Chavez has expelled the US ambassador to Venezuela
Tensions mounting in Latin America - Chavez has expelled the US ambassador to Venezuela
by Julie Webb-Pullman
Venezuelan President Hugo Chavez yesterday gave the US ambassador to Venezuela, Patrick Duddy, 72 hours to leave Venezuelan soil, and has withdrawn Venezuela's Ambassador to the US, Bernardo Álvarez. Announcing the measures in Puerto Cabello yesterday, Chavez said "Relations with the country of the north are being revised."
The action has been taken in solidarity with Bolivia, and in protest at coup attempts and destabilisation efforts by US-backed interests. Bolivia on Wednesday expelled US Ambassador Phillip Goldberg for fanning the protests in Bolivia's east, to which the US responded by expelling Bolivia's Ambassador, Gustavo Guzman.
At least eight people were killed in Bolivia on Thursday as continuing violent anti-government protests disrupted the natural gas industry.
According to a government official, a massacre in the remote Amazon region of Pando left seven farmers and one opposition government employee dead.
"We're talking about a real massacre and the person responsible is the Pando governor," said Deputy Minister of Social Movements Sacha Llorenti.
Brazil, Bolivia's biggest foreign investor and which receives 50% of its natural gas needs from that country, has also weighed in, saying it will not accept any attempt to overthrow Morales.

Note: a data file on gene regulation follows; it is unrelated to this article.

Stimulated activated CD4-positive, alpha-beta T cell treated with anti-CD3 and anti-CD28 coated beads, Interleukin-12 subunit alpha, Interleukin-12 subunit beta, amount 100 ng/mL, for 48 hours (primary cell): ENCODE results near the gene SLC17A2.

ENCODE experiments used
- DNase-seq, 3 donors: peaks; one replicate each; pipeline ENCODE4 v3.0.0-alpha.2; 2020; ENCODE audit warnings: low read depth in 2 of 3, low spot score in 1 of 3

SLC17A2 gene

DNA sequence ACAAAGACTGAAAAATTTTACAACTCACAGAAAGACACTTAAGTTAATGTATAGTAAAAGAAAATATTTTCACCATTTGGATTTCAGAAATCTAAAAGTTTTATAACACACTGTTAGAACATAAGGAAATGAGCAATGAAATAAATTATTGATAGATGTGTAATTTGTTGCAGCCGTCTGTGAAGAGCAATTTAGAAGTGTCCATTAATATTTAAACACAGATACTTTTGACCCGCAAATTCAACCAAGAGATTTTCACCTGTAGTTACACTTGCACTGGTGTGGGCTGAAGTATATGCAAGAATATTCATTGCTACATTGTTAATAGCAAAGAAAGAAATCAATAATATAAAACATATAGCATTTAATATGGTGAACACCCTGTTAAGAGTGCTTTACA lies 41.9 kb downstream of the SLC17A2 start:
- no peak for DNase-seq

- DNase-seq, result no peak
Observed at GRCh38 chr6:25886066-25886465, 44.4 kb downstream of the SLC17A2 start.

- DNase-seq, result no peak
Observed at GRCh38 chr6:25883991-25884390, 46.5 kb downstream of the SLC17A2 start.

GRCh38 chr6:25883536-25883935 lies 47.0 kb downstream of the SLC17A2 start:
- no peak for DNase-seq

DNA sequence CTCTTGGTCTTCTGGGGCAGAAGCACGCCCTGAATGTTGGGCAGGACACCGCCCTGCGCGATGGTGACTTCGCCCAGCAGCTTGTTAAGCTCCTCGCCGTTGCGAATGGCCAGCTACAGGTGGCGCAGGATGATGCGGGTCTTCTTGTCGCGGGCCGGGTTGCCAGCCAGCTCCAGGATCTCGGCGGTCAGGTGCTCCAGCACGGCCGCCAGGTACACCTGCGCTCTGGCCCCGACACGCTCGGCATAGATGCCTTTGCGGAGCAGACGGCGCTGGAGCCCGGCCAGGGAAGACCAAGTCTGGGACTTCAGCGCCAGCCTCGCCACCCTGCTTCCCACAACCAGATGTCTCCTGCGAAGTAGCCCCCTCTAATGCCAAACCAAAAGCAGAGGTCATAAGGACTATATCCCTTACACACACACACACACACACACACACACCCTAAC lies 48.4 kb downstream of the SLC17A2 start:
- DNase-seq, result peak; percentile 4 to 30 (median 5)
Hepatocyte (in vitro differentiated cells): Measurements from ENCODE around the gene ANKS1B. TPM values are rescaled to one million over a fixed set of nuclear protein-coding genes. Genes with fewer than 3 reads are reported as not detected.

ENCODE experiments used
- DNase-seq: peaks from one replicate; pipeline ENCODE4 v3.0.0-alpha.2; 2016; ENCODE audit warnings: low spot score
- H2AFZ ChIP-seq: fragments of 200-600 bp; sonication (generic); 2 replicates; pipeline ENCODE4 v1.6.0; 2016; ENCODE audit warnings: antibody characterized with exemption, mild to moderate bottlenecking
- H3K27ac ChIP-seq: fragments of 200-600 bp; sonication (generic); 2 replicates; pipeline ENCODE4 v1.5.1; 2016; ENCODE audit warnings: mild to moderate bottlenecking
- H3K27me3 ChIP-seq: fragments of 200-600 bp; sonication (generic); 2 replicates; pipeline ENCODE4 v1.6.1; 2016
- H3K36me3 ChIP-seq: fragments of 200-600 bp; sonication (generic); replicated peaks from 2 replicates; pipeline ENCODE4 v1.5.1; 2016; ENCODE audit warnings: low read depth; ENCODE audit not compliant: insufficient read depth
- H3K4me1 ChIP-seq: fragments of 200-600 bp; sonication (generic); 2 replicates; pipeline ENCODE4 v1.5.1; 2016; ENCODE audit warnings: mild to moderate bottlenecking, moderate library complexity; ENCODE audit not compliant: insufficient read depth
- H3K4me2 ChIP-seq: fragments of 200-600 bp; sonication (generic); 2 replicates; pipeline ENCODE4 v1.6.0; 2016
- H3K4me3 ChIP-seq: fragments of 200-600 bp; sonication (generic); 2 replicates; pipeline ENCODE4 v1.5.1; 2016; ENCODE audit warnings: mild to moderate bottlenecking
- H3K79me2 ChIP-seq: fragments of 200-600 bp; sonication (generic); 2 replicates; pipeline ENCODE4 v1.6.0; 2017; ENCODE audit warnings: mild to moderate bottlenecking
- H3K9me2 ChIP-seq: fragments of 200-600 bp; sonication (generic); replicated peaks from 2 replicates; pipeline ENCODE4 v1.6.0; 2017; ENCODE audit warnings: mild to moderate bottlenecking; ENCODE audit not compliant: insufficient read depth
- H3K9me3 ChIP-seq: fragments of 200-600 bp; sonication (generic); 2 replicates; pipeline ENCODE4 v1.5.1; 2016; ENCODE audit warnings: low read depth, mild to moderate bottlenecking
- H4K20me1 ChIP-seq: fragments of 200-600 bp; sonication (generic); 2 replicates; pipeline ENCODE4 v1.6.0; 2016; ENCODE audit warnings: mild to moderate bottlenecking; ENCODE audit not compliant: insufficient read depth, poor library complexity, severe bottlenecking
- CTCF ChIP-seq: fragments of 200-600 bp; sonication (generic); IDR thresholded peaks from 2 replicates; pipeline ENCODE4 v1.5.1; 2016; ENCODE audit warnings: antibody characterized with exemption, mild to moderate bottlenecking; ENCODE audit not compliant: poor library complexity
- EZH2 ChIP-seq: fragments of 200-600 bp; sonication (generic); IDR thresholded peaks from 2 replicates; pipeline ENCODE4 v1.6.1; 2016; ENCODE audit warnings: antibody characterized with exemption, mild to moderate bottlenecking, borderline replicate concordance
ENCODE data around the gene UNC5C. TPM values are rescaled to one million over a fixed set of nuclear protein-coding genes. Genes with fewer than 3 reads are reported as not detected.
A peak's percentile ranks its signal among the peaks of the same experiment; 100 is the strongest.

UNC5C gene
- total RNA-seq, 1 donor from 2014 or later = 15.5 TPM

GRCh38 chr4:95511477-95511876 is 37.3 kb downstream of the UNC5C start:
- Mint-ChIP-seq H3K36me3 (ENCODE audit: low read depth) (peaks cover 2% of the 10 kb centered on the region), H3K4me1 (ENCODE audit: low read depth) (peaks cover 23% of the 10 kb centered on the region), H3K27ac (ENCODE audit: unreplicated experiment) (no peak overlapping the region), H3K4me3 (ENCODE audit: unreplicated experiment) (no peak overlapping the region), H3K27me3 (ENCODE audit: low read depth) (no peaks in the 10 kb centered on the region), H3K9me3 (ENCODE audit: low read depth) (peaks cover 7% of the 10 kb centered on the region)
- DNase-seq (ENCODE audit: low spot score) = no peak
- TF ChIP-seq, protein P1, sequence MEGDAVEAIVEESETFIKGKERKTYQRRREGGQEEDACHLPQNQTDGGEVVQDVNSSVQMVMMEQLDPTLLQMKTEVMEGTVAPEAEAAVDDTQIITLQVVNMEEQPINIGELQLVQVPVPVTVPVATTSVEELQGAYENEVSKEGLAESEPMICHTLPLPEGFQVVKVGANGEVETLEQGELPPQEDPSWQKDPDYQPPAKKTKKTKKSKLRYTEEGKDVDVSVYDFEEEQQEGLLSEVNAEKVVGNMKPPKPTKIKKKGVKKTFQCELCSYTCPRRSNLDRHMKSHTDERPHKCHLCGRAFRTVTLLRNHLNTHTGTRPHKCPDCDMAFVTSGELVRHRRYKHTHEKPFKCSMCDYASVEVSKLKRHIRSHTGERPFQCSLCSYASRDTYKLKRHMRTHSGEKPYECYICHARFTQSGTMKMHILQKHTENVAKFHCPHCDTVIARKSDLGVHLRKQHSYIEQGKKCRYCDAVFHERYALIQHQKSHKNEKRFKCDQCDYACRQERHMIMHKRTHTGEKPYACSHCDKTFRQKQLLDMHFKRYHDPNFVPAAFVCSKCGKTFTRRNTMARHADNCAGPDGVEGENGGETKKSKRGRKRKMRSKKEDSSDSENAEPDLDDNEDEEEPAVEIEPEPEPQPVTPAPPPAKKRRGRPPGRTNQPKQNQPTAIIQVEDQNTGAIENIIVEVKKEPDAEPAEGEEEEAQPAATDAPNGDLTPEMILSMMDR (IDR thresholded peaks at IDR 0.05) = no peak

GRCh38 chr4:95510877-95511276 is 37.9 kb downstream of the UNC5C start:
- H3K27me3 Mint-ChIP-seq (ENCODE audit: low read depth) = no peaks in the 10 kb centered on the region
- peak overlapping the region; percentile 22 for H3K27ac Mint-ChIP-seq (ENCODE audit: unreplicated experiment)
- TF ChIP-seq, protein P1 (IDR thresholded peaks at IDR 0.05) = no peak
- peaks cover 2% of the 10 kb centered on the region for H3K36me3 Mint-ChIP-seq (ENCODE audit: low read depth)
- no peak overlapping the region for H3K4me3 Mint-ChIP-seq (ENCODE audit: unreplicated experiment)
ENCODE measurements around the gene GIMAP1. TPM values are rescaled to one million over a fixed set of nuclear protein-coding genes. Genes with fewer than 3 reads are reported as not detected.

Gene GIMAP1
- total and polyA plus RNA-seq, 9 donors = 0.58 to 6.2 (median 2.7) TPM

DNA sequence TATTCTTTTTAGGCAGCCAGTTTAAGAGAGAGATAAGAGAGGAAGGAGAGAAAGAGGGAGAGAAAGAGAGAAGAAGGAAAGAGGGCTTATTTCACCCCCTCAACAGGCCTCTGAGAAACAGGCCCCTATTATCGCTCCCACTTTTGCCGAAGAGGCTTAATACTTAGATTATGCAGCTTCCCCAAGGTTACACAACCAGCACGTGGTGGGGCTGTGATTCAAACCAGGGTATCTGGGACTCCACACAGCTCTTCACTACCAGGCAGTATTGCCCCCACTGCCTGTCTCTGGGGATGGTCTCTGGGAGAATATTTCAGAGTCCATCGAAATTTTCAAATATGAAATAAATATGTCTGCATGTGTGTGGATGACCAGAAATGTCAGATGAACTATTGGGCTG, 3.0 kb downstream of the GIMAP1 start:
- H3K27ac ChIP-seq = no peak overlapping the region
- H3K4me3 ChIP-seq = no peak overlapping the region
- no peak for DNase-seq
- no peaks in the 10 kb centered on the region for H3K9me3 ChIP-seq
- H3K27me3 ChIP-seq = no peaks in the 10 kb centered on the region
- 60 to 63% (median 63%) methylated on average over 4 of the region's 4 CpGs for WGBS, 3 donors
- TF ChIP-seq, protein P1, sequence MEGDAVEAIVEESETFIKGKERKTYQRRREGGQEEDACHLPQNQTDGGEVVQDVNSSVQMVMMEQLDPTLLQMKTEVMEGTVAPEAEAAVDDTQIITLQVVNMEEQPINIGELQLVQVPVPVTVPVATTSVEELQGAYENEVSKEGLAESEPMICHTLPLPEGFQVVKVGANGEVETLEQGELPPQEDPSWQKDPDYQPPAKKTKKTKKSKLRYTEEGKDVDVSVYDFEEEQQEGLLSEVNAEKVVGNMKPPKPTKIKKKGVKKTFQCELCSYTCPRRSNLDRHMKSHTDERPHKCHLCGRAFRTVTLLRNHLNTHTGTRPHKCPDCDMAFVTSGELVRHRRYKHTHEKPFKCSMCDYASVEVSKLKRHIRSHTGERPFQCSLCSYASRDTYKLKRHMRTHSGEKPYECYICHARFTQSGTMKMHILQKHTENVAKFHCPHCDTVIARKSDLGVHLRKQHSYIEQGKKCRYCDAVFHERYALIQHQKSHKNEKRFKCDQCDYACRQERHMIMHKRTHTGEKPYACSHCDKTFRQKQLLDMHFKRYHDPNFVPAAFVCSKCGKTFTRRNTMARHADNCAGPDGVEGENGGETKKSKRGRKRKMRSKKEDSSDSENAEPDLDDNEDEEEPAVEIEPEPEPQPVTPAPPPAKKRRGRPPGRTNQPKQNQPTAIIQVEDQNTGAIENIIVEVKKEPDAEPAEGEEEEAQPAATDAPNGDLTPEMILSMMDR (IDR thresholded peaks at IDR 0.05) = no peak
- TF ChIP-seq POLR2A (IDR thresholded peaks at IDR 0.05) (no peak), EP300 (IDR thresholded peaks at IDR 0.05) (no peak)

"We won't tolerate a rupture in the constitutional order of Bolivia," Marco Aurelio Garcia, foreign policy advisor to President Luiz Inacio Lula da Silva, told reporters.
The Bolivian army is increasing its presence at natural gas fields and border crossings with Brazil after protesters this week blew up pipelines and stormed a pumping station, cutting natural gas imports to Argentina and temporarily halving exports to Brazil.
Bolivia's ambassador to Brazil, Rene Dorfler, said the Bolivian government is now considering imposing martial law.
In a speech in La Paz, President Morales is reported as saying they have been patient and prudent, and they are going to hang in there "...but patience has a limit."
It is increasingly feared that the United States is planning a full-scale intervention in the region, given increased destabilisation activity in Bolivia and Venezuela, and internet advertisements for project managers for USAID funded 'transition to democracy' programmes in Venezuela and Cuba. A downward-spiralling US economy has traditionally been turned around by waging war, and the proposed withdrawal of 8000 troops from Iraq combined with the re-establishment of the U.S. 4th Fleet* lead many to believe that Latin America, particularly the leftist governments of Cuba, Venezuela, Bolivia and Ecuador, will be the next front.
*The 4th Fleet was originally established during the second world war, and dis-established in 1950. The force newly-established in April 2008 will be responsible for U.S. Navy ships, aircraft and submarines operating in the U.S. Southern Command (SOUTHCOM) area of focus, which encompasses the Caribbean, and Central and South America and the surrounding waters. http://www.navy.mil/search/display.asp?story_id=36606